Some hearing aids are water-resistant. Others, however, can be damaged or even ruined by water. Some have sophisticated features you may be willing to pay more for because you take pleasure in certain activities.

You can ask our opinion but the choice is yours. Only you know which state-of-the-art features you’ll actually use and that’s worth committing to because if the hearing aids don’t fit in with your lifestyle you won’t wear them.

You and your hearing aid will be together for several years. So if you really need certain features, you don’t want to settle for less.

Some other things to take into consideration

  • You might care about whether people can see your hearing aid. Or, you may want to make a bold statement.
  • Speak with us about these things before your fitting so you can be certain you’re entirely satisfied.
  • You might want something that is very automated. Or maybe you enjoy having more control over the volume. Is a longer battery life essential to you?

During the fitting process we can deal with many of the challenges regarding lifestyle, fit, and how you use your hearing aids. Also, you may be able to try out your hearing aids before you commit to a purchase. This demo period will help you determine which brand will be best for your needs.

7. Not appropriately maintaining your hearing aids

Moisture is a real issue for the majority of hearing aids. You may want to get a dehumidifier if you live in an extremely humid place. Storing your hearing aid in the bathroom where people take baths or showers may not be the best idea.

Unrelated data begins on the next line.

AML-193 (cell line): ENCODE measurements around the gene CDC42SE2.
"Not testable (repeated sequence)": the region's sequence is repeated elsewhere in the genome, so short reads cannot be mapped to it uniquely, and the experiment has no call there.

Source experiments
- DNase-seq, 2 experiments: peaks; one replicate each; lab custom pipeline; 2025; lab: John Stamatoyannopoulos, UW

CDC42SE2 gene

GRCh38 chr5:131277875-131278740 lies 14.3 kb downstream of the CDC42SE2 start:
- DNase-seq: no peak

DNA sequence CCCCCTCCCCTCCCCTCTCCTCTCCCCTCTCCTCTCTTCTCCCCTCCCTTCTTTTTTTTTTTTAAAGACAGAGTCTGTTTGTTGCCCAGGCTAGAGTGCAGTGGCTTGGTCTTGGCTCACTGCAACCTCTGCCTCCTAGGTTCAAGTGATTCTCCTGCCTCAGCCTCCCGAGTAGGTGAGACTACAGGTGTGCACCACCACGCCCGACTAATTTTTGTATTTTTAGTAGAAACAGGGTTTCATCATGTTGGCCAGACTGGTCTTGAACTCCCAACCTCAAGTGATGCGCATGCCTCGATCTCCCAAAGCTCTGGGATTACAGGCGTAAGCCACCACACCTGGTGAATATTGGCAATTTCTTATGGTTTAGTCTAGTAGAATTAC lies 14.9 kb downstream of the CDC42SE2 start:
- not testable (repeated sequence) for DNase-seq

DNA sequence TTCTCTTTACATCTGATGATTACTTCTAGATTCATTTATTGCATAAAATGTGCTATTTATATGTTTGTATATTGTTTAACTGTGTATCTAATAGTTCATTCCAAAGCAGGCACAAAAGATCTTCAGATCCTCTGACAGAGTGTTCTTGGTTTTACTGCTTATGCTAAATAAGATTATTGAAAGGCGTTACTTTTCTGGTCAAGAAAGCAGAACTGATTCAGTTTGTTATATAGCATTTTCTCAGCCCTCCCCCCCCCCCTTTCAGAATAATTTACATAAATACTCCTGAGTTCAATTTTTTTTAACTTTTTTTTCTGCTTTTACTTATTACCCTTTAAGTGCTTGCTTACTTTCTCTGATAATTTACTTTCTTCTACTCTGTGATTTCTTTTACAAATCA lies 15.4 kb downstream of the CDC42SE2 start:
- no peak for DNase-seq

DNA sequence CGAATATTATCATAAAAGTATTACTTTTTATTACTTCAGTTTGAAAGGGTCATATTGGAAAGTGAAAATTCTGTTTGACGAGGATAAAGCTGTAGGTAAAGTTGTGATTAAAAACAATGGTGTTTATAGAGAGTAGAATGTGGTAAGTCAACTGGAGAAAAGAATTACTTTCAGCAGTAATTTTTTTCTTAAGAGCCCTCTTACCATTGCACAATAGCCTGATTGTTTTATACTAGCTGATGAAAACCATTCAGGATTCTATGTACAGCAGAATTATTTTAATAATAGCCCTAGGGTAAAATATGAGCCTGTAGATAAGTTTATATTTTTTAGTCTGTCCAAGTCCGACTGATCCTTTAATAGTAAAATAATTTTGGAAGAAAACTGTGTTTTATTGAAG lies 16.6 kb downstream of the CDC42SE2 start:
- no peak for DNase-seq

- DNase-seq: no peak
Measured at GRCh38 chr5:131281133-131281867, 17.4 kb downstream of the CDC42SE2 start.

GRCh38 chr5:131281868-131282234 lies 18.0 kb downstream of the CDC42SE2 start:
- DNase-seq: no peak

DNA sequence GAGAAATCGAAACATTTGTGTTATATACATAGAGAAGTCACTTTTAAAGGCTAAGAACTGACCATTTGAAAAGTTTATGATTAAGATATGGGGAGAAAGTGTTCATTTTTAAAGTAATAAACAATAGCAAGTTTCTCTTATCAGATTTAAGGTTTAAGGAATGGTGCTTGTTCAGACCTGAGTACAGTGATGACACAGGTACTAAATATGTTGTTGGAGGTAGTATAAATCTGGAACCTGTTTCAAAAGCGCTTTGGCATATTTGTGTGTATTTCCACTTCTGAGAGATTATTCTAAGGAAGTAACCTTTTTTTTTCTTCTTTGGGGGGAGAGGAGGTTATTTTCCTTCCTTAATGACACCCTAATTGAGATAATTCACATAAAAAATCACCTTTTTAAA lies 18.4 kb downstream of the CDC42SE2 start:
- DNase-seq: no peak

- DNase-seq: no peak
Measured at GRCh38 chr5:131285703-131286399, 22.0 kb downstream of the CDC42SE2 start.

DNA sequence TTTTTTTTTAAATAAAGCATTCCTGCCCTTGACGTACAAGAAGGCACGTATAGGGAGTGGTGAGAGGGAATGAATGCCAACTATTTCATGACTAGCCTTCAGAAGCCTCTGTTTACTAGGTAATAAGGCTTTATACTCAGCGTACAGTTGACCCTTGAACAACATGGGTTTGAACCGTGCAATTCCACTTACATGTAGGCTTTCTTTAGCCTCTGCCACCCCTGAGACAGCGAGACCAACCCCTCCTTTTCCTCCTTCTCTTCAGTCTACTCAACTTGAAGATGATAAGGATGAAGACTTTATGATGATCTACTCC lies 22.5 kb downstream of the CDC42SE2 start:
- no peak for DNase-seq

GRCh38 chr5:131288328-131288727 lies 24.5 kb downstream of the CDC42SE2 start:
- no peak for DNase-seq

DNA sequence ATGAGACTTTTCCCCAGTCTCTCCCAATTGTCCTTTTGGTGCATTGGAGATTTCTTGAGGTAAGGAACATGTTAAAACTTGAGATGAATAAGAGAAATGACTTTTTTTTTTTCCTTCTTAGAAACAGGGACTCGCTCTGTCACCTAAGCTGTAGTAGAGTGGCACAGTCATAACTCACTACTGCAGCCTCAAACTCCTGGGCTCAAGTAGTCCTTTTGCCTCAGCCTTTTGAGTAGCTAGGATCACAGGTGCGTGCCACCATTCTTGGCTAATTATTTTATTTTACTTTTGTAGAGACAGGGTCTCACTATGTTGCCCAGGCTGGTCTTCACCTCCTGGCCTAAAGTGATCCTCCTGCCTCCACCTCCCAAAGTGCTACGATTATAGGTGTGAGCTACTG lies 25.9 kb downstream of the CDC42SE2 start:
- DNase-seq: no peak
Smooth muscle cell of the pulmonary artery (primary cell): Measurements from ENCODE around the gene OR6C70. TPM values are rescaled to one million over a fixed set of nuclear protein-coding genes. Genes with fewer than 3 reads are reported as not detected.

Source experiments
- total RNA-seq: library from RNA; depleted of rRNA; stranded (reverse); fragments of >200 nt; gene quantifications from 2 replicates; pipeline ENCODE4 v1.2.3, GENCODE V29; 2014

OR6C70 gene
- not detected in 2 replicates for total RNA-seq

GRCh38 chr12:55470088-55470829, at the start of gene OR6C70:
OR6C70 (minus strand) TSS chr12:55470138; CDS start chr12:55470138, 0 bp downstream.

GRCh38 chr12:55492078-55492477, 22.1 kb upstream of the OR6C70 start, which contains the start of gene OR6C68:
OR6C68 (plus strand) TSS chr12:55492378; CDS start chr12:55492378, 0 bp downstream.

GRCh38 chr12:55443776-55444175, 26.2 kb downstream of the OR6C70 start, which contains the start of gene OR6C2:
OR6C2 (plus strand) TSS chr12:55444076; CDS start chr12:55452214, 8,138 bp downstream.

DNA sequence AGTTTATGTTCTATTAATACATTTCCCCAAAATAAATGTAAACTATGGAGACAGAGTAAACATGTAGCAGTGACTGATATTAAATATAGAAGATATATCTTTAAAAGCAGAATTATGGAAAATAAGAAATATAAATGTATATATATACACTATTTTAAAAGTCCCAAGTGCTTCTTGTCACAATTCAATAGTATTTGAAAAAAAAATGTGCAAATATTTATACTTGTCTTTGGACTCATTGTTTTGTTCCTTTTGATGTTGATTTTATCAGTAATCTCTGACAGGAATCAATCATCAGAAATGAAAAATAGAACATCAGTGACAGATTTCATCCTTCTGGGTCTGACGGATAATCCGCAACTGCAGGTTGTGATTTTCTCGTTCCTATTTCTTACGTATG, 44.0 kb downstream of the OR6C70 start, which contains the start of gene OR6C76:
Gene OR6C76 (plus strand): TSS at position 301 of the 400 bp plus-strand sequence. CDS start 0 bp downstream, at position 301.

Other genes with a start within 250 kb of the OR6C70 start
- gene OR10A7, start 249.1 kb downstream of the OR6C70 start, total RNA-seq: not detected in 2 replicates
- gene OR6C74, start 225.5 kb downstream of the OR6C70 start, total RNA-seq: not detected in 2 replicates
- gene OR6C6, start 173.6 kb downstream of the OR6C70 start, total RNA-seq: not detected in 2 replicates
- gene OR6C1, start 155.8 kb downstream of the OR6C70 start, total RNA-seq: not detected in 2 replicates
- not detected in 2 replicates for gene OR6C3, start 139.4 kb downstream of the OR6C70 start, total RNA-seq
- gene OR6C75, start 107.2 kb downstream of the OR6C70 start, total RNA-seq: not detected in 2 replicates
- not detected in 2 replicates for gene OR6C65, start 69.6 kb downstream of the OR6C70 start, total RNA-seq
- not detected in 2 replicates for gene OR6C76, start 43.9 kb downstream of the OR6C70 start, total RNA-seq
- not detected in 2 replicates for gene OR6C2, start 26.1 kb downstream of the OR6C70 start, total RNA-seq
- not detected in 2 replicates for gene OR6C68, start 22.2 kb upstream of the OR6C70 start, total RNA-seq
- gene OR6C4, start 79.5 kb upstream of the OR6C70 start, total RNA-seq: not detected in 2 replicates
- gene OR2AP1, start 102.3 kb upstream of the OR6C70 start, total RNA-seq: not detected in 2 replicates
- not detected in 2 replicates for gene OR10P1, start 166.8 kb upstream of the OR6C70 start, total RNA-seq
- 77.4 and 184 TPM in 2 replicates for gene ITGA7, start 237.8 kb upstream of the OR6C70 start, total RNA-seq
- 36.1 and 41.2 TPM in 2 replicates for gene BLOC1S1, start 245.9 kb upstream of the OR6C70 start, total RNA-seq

Consistently wash your hands before touching the hearing aid or batteries. Oils encountered naturally on your hand can effect how well the hearing aid functions and the duration of the batteries.

The hearing aid shouldn’t be allowed to accumulate earwax and skin cells. Instead, clean it according to the manufacturer’s instructions.

The life and function of your hearing aid will be increased by taking these basic steps.

8. Failing to have a set of spare batteries

New hearing aid wearers frequently learn this lesson at the worst times. All of a sudden, while you’re watching your favorite show, your batteries die just as you’re about to discover “who done it”.

Like most electronics, battery life fluctuates depending on your usage and the external environment. So even if you just changed your batteries, keep a spare set with you. Don’t let an unpredictable battery cause you to miss out on something significant.

9. Not practicing your hearing exercises

You might assume that your hearing aids will do all of the work when you first get them. But the regions of your brain in charge of interpreting sound are also impacted by hearing loss not only your ears.

Once you get your hearing aids, you’ll be able to start the work of rebuilding some of those ear-to-brain pathways and connections. For some people, this might happen quite naturally and this is particularly true if the hearing loss happened recently. But for others, an intentional approach may be necessary to get your hearing firing on all cylinders again. A couple of common strategies include the following.

Reading out loud

One of the best ways you can recreate those pathways between your ears and your brain is to spend some time reading out loud. It might feel a little silly at first, but don’t allow that to stop you. You’re doing the essential work of connecting the words (which you read) to the sound (which you say). Your hearing will get better and better as you keep practicing.

Audiobooks

You can always try audiobooks if reading out loud isn’t appealing to you. You can get a physical copy of the book and an audio copy. Then as the audiobook plays, you can read along. This does the same job as reading something out loud, you hear words while reading them. This will train the language parts of your brain to hear speech again.

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Resources

https://www.ncbi.nlm.nih.gov/books/NBK10900/

The site information is for educational and informational purposes only and does not constitute medical advice. To receive personalized advice or treatment, schedule an appointment.